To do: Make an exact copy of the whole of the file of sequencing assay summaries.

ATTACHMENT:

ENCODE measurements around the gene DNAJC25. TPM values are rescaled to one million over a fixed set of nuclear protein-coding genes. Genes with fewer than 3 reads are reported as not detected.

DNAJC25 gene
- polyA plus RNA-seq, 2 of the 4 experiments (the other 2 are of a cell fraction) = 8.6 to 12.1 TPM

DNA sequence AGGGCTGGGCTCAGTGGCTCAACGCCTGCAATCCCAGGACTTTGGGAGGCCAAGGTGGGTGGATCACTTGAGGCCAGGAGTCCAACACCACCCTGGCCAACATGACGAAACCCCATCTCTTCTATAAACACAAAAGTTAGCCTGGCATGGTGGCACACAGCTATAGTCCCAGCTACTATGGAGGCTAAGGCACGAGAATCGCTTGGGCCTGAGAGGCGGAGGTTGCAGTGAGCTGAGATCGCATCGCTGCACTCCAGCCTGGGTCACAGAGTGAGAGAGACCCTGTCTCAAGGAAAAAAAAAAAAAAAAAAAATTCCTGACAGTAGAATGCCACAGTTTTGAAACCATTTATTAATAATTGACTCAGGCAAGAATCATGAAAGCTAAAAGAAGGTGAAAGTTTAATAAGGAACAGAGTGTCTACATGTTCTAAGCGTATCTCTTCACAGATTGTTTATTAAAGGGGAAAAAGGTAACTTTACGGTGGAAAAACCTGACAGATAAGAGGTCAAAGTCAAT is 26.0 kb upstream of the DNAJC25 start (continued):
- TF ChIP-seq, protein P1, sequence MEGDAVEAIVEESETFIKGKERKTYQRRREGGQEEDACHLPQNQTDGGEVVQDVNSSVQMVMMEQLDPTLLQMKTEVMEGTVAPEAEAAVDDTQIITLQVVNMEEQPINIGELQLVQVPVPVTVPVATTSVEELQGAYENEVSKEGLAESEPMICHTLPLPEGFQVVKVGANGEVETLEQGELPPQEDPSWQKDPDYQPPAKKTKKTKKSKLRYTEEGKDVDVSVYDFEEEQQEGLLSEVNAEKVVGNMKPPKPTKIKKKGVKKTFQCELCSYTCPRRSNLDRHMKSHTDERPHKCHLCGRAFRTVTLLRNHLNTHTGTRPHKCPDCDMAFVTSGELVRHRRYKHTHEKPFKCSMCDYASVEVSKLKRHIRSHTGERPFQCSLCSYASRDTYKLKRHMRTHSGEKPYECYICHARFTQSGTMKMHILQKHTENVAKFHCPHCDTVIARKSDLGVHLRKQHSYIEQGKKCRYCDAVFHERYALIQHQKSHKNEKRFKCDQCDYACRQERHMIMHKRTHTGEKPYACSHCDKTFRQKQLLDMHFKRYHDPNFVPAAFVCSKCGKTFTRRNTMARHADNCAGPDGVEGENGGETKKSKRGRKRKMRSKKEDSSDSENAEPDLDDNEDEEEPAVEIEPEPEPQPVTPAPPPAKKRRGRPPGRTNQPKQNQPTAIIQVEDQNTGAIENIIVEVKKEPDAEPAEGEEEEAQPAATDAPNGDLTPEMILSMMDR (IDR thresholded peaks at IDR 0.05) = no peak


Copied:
ENCODE measurements around the gene DNAJC25. TPM values are rescaled to one million over a fixed set of nuclear protein-coding genes. Genes with fewer than 3 reads are reported as not detected.

DNAJC25 gene
- polyA plus RNA-seq, 2 of the 4 experiments (the other 2 are of a cell fraction) = 8.6 to 12.1 TPM

DNA sequence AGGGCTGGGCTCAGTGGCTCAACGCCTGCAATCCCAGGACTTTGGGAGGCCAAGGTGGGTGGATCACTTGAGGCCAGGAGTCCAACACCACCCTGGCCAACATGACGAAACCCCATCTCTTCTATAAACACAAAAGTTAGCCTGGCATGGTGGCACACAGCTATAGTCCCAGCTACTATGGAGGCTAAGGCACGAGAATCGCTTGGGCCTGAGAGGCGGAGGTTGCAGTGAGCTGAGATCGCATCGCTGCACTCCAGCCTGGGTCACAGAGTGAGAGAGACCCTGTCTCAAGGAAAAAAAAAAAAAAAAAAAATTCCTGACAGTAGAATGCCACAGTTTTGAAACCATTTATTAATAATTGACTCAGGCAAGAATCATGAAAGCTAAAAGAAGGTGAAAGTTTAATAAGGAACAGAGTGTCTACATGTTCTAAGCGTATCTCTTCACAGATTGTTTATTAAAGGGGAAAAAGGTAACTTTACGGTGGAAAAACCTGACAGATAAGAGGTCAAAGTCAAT is 26.0 kb upstream of the DNAJC25 start (continued):
- TF ChIP-seq, protein P1, sequence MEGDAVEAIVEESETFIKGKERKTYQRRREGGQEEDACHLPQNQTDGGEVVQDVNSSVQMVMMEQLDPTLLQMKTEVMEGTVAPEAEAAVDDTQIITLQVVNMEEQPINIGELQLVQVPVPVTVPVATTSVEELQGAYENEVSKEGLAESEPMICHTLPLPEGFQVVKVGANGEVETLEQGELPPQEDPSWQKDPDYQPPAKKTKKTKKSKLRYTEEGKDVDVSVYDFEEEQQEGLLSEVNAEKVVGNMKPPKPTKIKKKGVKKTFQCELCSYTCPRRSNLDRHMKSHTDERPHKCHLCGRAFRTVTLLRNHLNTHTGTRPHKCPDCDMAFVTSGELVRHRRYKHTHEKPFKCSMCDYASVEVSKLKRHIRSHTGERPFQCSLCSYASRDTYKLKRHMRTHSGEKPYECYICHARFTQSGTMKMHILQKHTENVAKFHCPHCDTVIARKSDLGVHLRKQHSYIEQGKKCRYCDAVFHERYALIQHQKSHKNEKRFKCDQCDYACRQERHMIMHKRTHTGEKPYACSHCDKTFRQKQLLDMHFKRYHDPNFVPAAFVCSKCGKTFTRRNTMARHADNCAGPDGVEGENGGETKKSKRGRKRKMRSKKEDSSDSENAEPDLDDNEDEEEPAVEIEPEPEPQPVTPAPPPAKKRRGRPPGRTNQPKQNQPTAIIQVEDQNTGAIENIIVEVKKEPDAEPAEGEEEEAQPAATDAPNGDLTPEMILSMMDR (IDR thresholded peaks at IDR 0.05) = no peak